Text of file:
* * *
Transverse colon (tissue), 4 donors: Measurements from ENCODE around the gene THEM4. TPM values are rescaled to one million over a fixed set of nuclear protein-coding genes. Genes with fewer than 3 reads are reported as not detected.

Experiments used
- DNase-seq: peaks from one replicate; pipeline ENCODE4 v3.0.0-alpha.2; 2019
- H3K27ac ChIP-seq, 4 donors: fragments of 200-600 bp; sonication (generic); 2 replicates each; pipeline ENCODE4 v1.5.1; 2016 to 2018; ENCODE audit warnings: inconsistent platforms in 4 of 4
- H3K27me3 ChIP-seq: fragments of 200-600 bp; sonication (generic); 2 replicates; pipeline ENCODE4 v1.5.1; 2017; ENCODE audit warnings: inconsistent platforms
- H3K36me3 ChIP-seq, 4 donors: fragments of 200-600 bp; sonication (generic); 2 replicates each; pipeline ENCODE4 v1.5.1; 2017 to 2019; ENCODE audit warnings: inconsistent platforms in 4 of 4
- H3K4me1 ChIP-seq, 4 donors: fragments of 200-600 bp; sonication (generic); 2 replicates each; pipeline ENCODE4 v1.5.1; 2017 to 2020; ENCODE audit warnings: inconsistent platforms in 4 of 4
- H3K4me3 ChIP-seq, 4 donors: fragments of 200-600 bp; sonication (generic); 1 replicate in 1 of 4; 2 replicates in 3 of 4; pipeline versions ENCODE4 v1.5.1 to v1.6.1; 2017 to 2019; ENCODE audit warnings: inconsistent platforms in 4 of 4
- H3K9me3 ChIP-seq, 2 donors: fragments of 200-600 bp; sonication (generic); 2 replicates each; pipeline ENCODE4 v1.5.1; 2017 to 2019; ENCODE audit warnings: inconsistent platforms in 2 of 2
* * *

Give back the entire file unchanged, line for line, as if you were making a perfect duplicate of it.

Transverse colon (tissue), 4 donors: Measurements from ENCODE around the gene THEM4. TPM values are rescaled to one million over a fixed set of nuclear protein-coding genes. Genes with fewer than 3 reads are reported as not detected.

Experiments used
- DNase-seq: peaks from one replicate; pipeline ENCODE4 v3.0.0-alpha.2; 2019
- H3K27ac ChIP-seq, 4 donors: fragments of 200-600 bp; sonication (generic); 2 replicates each; pipeline ENCODE4 v1.5.1; 2016 to 2018; ENCODE audit warnings: inconsistent platforms in 4 of 4
- H3K27me3 ChIP-seq: fragments of 200-600 bp; sonication (generic); 2 replicates; pipeline ENCODE4 v1.5.1; 2017; ENCODE audit warnings: inconsistent platforms
- H3K36me3 ChIP-seq, 4 donors: fragments of 200-600 bp; sonication (generic); 2 replicates each; pipeline ENCODE4 v1.5.1; 2017 to 2019; ENCODE audit warnings: inconsistent platforms in 4 of 4
- H3K4me1 ChIP-seq, 4 donors: fragments of 200-600 bp; sonication (generic); 2 replicates each; pipeline ENCODE4 v1.5.1; 2017 to 2020; ENCODE audit warnings: inconsistent platforms in 4 of 4
- H3K4me3 ChIP-seq, 4 donors: fragments of 200-600 bp; sonication (generic); 1 replicate in 1 of 4; 2 replicates in 3 of 4; pipeline versions ENCODE4 v1.5.1 to v1.6.1; 2017 to 2019; ENCODE audit warnings: inconsistent platforms in 4 of 4
- H3K9me3 ChIP-seq, 2 donors: fragments of 200-600 bp; sonication (generic); 2 replicates each; pipeline ENCODE4 v1.5.1; 2017 to 2019; ENCODE audit warnings: inconsistent platforms in 2 of 2